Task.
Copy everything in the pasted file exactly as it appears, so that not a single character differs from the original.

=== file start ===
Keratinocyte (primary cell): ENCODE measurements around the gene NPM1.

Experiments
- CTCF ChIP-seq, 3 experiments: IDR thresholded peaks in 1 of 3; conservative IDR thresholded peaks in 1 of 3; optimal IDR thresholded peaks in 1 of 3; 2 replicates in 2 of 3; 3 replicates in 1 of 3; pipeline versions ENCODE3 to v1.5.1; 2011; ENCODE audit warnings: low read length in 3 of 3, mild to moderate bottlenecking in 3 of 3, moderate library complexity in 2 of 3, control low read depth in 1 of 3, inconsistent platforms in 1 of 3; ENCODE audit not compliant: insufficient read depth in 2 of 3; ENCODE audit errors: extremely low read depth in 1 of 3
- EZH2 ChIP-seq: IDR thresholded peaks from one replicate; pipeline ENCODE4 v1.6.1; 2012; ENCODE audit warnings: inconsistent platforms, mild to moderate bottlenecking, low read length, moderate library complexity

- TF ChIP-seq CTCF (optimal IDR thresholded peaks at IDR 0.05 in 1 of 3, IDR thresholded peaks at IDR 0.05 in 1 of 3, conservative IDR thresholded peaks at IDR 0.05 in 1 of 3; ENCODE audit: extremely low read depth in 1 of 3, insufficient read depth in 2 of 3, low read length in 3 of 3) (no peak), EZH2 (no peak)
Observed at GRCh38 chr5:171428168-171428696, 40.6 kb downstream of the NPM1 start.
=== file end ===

Keratinocyte (primary cell): ENCODE measurements around the gene NPM1.

Experiments
- CTCF ChIP-seq, 3 experiments: IDR thresholded peaks in 1 of 3; conservative IDR thresholded peaks in 1 of 3; optimal IDR thresholded peaks in 1 of 3; 2 replicates in 2 of 3; 3 replicates in 1 of 3; pipeline versions ENCODE3 to v1.5.1; 2011; ENCODE audit warnings: low read length in 3 of 3, mild to moderate bottlenecking in 3 of 3, moderate library complexity in 2 of 3, control low read depth in 1 of 3, inconsistent platforms in 1 of 3; ENCODE audit not compliant: insufficient read depth in 2 of 3; ENCODE audit errors: extremely low read depth in 1 of 3
- EZH2 ChIP-seq: IDR thresholded peaks from one replicate; pipeline ENCODE4 v1.6.1; 2012; ENCODE audit warnings: inconsistent platforms, mild to moderate bottlenecking, low read length, moderate library complexity

- TF ChIP-seq CTCF (optimal IDR thresholded peaks at IDR 0.05 in 1 of 3, IDR thresholded peaks at IDR 0.05 in 1 of 3, conservative IDR thresholded peaks at IDR 0.05 in 1 of 3; ENCODE audit: extremely low read depth in 1 of 3, insufficient read depth in 2 of 3, low read length in 3 of 3) (no peak), EZH2 (no peak)
Observed at GRCh38 chr5:171428168-171428696, 40.6 kb downstream of the NPM1 start.